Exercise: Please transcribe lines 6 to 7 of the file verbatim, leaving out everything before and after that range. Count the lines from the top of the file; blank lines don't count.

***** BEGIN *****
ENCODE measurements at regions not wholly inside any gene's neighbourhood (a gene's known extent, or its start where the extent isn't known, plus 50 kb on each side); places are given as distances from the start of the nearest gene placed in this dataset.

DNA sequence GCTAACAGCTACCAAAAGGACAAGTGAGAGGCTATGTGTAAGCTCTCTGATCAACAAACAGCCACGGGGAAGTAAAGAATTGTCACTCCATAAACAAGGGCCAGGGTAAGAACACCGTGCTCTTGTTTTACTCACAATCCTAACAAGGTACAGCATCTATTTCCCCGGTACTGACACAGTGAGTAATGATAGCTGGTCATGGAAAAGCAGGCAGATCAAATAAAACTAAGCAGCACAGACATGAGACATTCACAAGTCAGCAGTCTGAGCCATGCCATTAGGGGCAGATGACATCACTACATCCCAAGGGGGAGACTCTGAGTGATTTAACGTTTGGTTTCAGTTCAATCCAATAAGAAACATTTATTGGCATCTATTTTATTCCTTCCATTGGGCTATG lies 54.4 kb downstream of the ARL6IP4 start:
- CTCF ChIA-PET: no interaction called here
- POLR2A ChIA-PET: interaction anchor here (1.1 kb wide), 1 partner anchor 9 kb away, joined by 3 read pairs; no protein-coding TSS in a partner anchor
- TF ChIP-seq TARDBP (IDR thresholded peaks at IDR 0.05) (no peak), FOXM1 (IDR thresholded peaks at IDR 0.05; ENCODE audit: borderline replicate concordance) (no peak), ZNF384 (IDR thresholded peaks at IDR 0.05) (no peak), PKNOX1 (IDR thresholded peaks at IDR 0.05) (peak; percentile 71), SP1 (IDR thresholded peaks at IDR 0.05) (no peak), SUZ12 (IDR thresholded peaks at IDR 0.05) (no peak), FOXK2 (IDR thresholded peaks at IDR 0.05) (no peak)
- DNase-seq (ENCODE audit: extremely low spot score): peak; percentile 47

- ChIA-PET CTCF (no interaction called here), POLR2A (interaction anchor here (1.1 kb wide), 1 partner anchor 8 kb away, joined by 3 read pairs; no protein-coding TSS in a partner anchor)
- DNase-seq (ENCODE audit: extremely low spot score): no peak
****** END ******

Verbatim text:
- DNase-seq (ENCODE audit: extremely low spot score): peak; percentile 47

- ChIA-PET CTCF (no interaction called here), POLR2A (interaction anchor here (1.1 kb wide), 1 partner anchor 8 kb away, joined by 3 read pairs; no protein-coding TSS in a partner anchor)